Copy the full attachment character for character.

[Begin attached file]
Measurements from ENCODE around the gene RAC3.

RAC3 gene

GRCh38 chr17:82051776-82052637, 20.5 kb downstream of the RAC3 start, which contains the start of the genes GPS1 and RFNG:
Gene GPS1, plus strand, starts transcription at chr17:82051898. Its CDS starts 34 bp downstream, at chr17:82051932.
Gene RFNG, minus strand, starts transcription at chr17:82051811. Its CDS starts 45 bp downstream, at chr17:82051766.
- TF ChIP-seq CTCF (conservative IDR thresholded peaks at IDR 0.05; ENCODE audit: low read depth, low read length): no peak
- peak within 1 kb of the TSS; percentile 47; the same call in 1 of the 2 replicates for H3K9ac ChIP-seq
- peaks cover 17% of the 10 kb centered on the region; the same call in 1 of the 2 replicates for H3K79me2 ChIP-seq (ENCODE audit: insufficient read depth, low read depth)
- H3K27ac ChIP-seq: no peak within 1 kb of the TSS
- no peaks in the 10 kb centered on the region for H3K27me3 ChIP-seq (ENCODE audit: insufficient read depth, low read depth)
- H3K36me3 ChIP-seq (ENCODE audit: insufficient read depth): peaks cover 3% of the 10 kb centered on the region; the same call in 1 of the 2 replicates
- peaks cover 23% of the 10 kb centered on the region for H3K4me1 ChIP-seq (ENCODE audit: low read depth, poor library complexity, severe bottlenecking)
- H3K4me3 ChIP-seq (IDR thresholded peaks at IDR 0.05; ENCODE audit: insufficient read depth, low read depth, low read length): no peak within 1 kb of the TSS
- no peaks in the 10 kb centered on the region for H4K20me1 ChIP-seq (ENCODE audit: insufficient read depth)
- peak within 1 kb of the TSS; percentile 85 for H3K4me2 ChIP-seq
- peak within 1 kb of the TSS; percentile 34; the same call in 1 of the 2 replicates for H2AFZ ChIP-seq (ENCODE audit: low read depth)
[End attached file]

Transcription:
Measurements from ENCODE around the gene RAC3.

RAC3 gene

GRCh38 chr17:82051776-82052637, 20.5 kb downstream of the RAC3 start, which contains the start of the genes GPS1 and RFNG:
Gene GPS1, plus strand, starts transcription at chr17:82051898. Its CDS starts 34 bp downstream, at chr17:82051932.
Gene RFNG, minus strand, starts transcription at chr17:82051811. Its CDS starts 45 bp downstream, at chr17:82051766.
- TF ChIP-seq CTCF (conservative IDR thresholded peaks at IDR 0.05; ENCODE audit: low read depth, low read length): no peak
- peak within 1 kb of the TSS; percentile 47; the same call in 1 of the 2 replicates for H3K9ac ChIP-seq
- peaks cover 17% of the 10 kb centered on the region; the same call in 1 of the 2 replicates for H3K79me2 ChIP-seq (ENCODE audit: insufficient read depth, low read depth)
- H3K27ac ChIP-seq: no peak within 1 kb of the TSS
- no peaks in the 10 kb centered on the region for H3K27me3 ChIP-seq (ENCODE audit: insufficient read depth, low read depth)
- H3K36me3 ChIP-seq (ENCODE audit: insufficient read depth): peaks cover 3% of the 10 kb centered on the region; the same call in 1 of the 2 replicates
- peaks cover 23% of the 10 kb centered on the region for H3K4me1 ChIP-seq (ENCODE audit: low read depth, poor library complexity, severe bottlenecking)
- H3K4me3 ChIP-seq (IDR thresholded peaks at IDR 0.05; ENCODE audit: insufficient read depth, low read depth, low read length): no peak within 1 kb of the TSS
- no peaks in the 10 kb centered on the region for H4K20me1 ChIP-seq (ENCODE audit: insufficient read depth)
- peak within 1 kb of the TSS; percentile 85 for H3K4me2 ChIP-seq
- peak within 1 kb of the TSS; percentile 34; the same call in 1 of the 2 replicates for H2AFZ ChIP-seq (ENCODE audit: low read depth)